|LINKS:||Major links in the CD site|
|HEAD:||Administrator/librarian in charge|
|MEMBERSHIP:||Active members, groups, committees that create policy and carry out the CD activities|
|OVERVIEW & GOALS:||Written statement of institutional goals|
|SELECTION PRINCIPLES:||guidelines for selection, including exclusions|
|GIFT POLICY:||Written policy for gifts|
|COLLECTION MAINTENANCE:||Responsible party.|
|PRESERVATION:||Guidelines and criteria|
|DIGITAL RESOURCES:||Guidelines for selection, bibliographic control and access|
|CONSORTIUM:||Consortia and collaborative arrangements|
|SELECTOR RESPONSIBILITY:||Definition of areas of responsibilities|
|SUBJECT CD STATEMENT:||structure/model used|
|SELECTOR RESOURCES:||Manuals, bibliographies, useful tools for the selector|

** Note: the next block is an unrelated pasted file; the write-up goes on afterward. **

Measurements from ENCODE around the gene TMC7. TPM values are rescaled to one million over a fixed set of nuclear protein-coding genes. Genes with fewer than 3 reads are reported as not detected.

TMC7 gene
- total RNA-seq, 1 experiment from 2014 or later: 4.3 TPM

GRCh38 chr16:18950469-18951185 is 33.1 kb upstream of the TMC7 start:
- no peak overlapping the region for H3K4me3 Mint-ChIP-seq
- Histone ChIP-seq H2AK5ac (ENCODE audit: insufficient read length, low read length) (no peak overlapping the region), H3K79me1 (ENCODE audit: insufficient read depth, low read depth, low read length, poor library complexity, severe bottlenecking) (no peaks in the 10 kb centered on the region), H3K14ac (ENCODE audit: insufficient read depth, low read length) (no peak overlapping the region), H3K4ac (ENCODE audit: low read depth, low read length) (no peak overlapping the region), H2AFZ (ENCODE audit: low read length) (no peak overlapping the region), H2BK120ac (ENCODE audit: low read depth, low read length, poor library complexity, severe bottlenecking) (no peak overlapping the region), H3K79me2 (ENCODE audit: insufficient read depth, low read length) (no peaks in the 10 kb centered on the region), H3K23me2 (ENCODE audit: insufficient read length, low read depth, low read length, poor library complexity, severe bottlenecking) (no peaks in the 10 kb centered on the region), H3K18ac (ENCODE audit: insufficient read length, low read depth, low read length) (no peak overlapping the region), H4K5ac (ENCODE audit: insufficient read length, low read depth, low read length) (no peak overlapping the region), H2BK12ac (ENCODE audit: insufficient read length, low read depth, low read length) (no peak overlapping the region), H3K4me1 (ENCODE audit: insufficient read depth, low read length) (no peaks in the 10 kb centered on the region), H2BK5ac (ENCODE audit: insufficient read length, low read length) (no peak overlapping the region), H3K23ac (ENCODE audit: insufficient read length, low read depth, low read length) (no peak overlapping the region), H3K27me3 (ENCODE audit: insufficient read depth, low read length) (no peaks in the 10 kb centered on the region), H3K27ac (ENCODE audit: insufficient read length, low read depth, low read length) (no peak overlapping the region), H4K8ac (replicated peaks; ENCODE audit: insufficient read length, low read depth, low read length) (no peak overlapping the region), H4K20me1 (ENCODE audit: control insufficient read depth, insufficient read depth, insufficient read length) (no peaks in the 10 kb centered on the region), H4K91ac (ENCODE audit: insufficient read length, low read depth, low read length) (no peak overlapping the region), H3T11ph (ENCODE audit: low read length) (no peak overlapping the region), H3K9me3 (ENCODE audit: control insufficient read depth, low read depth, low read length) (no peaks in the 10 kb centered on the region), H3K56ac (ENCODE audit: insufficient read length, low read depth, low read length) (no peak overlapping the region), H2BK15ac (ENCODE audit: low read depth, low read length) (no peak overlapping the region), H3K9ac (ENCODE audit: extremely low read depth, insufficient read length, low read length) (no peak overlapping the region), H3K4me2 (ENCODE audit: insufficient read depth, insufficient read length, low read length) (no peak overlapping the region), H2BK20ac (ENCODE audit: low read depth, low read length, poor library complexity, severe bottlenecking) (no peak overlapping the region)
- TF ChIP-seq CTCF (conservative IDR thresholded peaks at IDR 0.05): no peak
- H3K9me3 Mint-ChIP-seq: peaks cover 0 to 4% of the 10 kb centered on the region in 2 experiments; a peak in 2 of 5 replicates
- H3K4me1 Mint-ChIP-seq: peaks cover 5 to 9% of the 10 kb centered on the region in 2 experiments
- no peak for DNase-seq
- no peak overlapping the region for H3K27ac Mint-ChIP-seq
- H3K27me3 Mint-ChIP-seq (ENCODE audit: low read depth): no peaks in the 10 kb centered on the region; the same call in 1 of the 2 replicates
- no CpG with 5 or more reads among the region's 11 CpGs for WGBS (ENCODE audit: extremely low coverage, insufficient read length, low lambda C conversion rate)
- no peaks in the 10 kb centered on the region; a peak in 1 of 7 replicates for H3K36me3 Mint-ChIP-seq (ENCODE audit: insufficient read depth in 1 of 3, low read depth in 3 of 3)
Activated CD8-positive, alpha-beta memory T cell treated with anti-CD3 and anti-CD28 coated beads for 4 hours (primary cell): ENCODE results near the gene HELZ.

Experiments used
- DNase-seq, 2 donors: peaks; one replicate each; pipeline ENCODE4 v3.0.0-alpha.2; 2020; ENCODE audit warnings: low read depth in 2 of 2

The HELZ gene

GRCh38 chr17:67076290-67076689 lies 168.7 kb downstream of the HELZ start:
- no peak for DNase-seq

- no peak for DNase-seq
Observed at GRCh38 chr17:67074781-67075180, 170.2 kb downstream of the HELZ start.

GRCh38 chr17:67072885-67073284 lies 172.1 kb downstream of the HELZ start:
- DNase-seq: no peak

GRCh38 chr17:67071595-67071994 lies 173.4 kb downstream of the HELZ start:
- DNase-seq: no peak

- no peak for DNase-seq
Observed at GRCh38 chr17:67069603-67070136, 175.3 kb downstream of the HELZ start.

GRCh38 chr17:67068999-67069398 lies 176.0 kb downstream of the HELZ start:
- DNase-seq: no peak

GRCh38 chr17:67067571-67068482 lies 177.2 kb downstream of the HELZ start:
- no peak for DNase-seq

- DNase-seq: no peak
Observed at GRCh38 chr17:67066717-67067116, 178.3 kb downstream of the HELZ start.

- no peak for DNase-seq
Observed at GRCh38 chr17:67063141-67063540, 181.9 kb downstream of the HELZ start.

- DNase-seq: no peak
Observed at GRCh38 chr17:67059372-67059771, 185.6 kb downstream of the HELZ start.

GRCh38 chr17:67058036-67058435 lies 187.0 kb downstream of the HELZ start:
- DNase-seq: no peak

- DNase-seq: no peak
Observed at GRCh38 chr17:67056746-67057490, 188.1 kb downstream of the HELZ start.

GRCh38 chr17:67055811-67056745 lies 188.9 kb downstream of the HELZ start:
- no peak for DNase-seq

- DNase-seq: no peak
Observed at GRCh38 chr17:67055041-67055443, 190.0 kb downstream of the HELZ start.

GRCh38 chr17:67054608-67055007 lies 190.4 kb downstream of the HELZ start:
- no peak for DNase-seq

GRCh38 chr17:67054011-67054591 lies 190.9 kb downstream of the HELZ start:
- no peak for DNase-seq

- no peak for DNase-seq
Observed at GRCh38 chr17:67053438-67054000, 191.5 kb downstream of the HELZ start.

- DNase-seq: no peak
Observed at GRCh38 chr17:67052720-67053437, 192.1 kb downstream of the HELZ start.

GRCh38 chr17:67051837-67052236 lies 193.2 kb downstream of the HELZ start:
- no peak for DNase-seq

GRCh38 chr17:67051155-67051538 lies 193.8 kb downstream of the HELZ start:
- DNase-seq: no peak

|OTHER:||Any relevant information|
|HEAD:||Associate University Librarian|
|MEMBERSHIP:||Subject selectors, bibliographers and curators|
|OVERVIEW & GOALS:||y|
|SELECTION PRINCIPLES:||included in each subject CD statement|
|SUBJECT CD STATEMENT:||Over 30 selectors maintain 60+ subject CD statements. Categories include user community, description/background of programs served, subjects, geographical area, language, and exclusions.|
|OTHER:||The link "Areas of expansion." In the introduction mentions the issues of preservation and storage as challenges that need to be addressed. :"Issues in Scholarly Communication" is not only an internal working document, but it is a forum of communication that addresses the Cornell academic community, as well as the outside audience on this significant issue for libraries.|
Penn State Libraries